*I do NOT consider the protocol to be approvable under 45 CFR 46.405, “Greater than minimal risk, but presents the prospect of direct benefit to the individual subjects”.  The bronchoscopy procedure is greater than minimal risk, so one must evaluate the possibility of direct benefit to the child.  At this point, there is no definitive direct benefit.  There is the possibility of finding more information that may lead to better therapies and treatments in the future, but there is no direct benefit from this procedure.


          *I DO consider the protocol to be approvable under 45 CFR 46.406, “Greater than minimal risk and no prospect of direct benefit to individual subjects, but likely to yield generalizable knowledge about the subject’s disorder or condition”.  As previously stated, there is definitely a risk involved with the bronchoscopy, less than 1%, and there appears to be no direct benefit to the individual at this time.  However, the data and information gathered will definitely yield new information about the lungs and their fluids in young CF patients.  Perhaps this will yield information about the disease that will lead to better treatments and therapies.  In any case, there will be knowledge that is previously unavailable on this disorder and condition and is unable to be obtained in any other way.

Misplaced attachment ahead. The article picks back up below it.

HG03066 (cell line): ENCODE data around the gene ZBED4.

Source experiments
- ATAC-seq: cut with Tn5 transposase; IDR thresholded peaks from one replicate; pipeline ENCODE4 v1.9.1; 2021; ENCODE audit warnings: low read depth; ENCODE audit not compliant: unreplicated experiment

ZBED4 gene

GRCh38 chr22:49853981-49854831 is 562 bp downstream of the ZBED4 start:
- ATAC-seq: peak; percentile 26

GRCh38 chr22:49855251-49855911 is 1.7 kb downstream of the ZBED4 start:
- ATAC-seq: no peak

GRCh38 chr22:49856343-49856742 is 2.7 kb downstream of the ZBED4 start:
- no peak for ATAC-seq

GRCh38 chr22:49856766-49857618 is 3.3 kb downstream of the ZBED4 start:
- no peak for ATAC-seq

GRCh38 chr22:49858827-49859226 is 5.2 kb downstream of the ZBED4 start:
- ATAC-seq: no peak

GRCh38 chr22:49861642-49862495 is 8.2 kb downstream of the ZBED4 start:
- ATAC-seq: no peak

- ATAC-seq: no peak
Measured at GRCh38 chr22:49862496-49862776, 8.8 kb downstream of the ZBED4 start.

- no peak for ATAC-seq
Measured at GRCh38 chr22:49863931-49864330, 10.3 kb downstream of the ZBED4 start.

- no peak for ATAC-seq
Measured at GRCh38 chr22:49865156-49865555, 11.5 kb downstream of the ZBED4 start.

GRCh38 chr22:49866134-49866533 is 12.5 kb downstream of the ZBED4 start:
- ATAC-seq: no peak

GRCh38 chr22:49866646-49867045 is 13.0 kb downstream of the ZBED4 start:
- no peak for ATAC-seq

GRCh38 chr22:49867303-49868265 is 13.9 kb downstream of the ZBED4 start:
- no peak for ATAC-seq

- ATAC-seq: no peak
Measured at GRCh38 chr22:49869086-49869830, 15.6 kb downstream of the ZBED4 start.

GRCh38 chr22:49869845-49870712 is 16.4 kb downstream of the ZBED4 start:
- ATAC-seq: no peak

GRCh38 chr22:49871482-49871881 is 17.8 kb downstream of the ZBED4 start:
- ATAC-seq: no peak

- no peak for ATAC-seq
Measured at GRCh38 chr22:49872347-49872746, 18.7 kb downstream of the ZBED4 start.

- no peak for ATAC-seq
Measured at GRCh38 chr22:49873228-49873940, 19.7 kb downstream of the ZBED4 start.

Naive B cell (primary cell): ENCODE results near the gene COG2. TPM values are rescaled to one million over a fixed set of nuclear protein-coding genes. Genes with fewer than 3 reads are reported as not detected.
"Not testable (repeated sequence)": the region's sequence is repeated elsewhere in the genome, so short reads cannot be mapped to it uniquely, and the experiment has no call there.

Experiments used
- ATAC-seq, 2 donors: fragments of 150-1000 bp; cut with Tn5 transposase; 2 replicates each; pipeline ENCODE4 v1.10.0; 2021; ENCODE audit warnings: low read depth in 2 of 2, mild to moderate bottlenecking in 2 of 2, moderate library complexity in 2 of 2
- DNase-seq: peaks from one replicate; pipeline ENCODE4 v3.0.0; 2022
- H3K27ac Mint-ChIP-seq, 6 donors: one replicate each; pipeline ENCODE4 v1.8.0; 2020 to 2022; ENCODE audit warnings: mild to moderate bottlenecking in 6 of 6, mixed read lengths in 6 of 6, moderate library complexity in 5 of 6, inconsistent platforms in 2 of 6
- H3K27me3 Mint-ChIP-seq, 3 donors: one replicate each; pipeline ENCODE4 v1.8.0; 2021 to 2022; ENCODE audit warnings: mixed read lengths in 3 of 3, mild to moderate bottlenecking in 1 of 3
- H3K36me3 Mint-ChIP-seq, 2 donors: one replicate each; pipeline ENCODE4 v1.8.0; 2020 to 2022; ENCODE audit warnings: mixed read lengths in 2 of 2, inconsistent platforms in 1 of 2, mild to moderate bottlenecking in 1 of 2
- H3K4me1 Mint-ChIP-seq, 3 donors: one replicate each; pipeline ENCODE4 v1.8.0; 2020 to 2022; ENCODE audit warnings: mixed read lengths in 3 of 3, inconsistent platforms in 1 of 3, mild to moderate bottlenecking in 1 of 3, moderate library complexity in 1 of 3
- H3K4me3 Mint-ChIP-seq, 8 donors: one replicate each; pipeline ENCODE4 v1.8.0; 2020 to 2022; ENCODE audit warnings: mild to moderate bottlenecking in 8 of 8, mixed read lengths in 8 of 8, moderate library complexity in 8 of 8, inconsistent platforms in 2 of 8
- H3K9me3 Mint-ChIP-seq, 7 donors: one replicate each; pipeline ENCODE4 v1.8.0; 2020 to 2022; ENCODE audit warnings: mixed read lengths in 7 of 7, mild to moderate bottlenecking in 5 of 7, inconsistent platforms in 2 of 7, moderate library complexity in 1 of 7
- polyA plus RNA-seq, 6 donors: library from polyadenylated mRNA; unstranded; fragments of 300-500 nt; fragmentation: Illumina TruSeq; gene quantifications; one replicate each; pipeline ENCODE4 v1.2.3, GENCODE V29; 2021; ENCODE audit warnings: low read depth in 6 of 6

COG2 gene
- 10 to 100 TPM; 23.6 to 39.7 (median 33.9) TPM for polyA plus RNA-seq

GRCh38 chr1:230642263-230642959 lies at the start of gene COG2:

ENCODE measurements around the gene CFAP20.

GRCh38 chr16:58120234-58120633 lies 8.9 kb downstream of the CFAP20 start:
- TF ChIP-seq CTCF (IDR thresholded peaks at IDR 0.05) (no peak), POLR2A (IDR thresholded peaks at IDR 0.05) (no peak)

*I DO consider the protocol to be approvable under 45 CFR 46.407, “Research not otherwise approvable which presents an opportunity to understand, prevent, or alleviate a serious problem affecting the health or welfare of children”.  If one concludes that the risk of bronchoscopy is too great for a child, and so disapproves 45 CFR 46.406, than this protocol will definitely fit here.  This research will provide data and information that will help lead to a better understanding of CF lungs and their fluids.  CF is a serious problem for those with the disease and their families.  It places great strains, both financially and emotionally on all who are involved.  There is only one way to solve the problem, and that is by aggressive research which will hopefully lead to a cure or at least a treatment that will allow a CF child to lead a full and “normal” life.



          Finally, the research satisfied the conditions of 45 CFR 46.406 and 45 CFR 46.407 and the following conditions are met:


1.     “The research presents a reasonable opportunity to further the understanding, prevention or alleviation of a serious problem affecting the health or welfare of children”.  This protocol definitely presents an opportunity to further understand the disease, Cystic Fibrosis.  Currently, there is no such data available on the young lungs and their fluids.